Application Security Testing: An Integral Part of DevOps
The WebCam class will make it easy for your applications to view a webcamera. Additionally, it will make it possible to configure a number of settings on the Webcam, such as setting the FPS value (frames per second).
This class was written quickly to dig into the .NET environment. As such, the coding may not be the best, but it works. Included with the code is a project that uses the class, so that you can see how simple it is.
If you look at the class, you will find that the first three variables that can be changed are as follows:
Private CamFrameRate As Integer = 15 Private OutputHeight As Integer = 240 Private OutputWidth As Integer = 360
CamFrameRate is set to 15 in this code. This is just the initial frame rate that is used. The CamFrameRate sets how much of a gap there is between frames. In this case, 15ms, or about 65 FPS, is the setting. You can change the FPS through a subroutine.
OutputHeight and OutputWidth are fairly self explanatory. You can set these to the dimensions of output.
Before doing much with a WebCam, you should probably make sure it is running. You can use the iRunning variable to check. This variable is defined in the code as follows:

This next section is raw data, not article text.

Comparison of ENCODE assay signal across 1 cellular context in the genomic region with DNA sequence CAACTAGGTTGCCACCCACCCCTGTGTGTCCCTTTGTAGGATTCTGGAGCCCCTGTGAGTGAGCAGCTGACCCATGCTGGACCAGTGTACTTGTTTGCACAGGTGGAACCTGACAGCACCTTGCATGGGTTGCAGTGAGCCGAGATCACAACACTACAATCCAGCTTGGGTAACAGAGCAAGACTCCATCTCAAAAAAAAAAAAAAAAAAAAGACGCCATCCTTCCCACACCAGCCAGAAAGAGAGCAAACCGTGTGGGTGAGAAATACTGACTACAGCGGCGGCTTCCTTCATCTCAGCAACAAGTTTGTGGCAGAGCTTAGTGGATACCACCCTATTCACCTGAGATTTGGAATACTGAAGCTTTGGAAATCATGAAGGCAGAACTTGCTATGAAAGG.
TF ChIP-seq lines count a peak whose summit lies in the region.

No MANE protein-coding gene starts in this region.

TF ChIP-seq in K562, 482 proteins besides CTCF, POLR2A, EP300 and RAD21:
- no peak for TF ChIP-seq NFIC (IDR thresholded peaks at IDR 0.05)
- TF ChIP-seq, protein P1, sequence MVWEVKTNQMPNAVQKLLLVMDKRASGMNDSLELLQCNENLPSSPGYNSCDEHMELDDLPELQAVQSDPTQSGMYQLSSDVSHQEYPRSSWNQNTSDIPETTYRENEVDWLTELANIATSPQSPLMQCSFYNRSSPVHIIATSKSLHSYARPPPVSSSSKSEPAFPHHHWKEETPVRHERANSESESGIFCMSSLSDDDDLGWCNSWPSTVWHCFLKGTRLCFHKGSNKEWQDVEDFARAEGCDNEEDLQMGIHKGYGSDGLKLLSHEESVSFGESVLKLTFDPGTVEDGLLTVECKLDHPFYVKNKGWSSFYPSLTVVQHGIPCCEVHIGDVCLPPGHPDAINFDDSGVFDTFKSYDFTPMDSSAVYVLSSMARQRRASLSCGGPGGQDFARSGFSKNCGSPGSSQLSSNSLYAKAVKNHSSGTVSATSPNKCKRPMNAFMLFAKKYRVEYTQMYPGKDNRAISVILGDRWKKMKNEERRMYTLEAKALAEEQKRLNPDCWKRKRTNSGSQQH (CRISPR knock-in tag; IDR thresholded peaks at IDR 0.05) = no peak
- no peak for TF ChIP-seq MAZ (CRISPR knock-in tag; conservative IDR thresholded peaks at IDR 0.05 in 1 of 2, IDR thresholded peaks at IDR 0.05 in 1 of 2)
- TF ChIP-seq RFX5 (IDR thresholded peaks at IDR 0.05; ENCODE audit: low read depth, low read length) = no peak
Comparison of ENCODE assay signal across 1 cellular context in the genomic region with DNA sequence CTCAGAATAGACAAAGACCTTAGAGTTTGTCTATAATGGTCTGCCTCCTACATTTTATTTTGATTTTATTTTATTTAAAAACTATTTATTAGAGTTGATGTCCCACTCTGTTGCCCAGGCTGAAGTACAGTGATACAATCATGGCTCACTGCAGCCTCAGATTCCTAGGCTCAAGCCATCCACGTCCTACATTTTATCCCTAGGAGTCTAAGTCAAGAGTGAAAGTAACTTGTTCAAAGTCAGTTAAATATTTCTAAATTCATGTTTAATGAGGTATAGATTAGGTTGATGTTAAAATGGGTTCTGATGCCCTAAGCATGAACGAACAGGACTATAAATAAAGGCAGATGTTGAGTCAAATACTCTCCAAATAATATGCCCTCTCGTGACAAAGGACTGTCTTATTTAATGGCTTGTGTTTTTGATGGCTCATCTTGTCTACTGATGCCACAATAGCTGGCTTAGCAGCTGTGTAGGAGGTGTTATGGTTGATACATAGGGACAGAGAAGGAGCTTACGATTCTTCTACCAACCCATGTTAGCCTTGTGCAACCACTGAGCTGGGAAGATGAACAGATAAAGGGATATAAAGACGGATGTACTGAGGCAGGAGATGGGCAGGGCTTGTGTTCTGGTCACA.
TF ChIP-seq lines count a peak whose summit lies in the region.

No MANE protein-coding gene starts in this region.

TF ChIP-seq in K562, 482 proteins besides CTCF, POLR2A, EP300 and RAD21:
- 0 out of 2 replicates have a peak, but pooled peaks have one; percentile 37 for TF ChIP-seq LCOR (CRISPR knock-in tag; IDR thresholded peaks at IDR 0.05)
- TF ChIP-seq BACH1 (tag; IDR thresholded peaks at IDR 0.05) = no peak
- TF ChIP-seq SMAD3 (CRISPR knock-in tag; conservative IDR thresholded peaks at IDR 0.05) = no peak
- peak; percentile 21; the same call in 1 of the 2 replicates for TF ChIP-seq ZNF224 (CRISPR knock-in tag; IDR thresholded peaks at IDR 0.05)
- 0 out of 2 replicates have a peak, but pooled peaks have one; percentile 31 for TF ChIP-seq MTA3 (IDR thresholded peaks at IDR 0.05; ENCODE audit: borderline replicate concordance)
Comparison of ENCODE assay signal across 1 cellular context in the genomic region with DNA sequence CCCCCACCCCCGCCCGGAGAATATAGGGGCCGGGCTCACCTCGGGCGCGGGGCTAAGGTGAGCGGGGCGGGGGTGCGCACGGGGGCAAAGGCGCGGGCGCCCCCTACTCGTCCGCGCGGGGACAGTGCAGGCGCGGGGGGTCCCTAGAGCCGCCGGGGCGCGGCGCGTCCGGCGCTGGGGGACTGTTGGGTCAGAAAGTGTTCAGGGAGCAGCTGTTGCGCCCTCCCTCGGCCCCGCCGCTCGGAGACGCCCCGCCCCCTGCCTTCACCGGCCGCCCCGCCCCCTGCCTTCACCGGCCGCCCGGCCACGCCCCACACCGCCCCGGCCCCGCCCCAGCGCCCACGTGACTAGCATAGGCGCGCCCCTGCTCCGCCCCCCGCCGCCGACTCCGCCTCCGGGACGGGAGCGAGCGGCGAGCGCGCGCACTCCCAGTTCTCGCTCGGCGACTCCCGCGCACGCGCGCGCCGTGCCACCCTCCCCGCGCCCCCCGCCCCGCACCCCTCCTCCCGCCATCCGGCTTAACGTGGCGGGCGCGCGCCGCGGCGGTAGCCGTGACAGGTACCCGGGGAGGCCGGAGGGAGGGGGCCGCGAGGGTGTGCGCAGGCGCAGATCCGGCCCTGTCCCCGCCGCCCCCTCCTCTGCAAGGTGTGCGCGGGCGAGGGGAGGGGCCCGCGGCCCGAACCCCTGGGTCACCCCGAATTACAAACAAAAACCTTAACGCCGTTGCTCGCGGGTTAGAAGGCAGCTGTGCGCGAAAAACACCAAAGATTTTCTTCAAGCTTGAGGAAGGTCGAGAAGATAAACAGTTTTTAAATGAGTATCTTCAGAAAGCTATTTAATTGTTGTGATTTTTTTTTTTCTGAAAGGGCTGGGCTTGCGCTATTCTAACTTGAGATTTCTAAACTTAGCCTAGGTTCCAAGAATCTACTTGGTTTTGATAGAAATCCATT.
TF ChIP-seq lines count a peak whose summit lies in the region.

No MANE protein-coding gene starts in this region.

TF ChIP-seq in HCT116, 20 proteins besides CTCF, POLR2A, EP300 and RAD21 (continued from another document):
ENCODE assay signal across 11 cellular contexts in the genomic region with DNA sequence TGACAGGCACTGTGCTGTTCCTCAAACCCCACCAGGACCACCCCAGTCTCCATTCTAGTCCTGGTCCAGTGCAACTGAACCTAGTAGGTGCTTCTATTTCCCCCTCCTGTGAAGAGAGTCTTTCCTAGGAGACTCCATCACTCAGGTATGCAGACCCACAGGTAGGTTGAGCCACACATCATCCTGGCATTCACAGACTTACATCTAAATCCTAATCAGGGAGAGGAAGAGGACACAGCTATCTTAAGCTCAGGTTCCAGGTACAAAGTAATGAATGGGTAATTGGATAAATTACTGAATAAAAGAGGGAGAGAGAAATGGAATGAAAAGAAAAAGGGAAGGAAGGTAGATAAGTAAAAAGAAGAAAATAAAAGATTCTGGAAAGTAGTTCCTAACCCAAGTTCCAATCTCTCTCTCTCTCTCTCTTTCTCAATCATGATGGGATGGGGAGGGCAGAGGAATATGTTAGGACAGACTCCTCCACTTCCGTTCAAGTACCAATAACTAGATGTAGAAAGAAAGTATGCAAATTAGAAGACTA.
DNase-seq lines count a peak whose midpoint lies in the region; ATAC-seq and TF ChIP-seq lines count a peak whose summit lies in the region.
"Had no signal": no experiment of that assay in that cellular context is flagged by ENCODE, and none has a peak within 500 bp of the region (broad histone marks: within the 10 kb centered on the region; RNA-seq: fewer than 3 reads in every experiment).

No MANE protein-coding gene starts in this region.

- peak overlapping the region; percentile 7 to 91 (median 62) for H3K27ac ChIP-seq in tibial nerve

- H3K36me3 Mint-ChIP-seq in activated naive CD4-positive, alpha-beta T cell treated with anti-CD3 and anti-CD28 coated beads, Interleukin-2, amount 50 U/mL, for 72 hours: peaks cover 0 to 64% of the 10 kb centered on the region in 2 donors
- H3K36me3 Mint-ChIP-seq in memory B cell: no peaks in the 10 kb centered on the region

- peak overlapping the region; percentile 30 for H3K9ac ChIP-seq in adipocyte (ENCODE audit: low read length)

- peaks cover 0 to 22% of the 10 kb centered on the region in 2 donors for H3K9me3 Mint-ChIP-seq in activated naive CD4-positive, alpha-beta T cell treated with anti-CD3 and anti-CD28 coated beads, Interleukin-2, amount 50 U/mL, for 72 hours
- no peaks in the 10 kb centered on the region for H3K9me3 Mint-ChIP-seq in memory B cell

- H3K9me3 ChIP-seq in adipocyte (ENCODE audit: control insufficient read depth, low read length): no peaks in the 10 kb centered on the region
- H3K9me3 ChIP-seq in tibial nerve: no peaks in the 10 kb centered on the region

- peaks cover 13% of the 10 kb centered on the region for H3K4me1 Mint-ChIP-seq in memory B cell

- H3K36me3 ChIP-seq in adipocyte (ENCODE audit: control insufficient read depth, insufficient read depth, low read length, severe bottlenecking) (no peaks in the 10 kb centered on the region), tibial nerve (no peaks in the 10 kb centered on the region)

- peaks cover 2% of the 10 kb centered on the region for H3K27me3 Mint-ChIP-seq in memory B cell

Public iRunning As Boolean
You can call IRunningat any time; it will return true if the camera is running or false if it is not. For example, the following line of code displays a message box letting you know if the camera is running:
How to Use the Class
To use the class, you first need to create an iCam object:
Private myCam As iCam Set myCam = New iCam
From here, you can call a range of functions using standard syntax:
The following provides a bit of information on the key functions:
- initCam(ByVal parentH As Integer): This is where it all starts. You must call this to set up the camera. parentH is where you want to prievew, so if you have a pictureBox on your form, named picoutput, you would call initCam as follows:
Me.picStill.Image = myCam.copyFrame(Me.picOutput, _ New RectangleF(0, 0, _ Me.picOutput.Width, _ Me.picOutput.Height))
The code might not be the greatest; however, it works well. Hopefully, you will find it useful.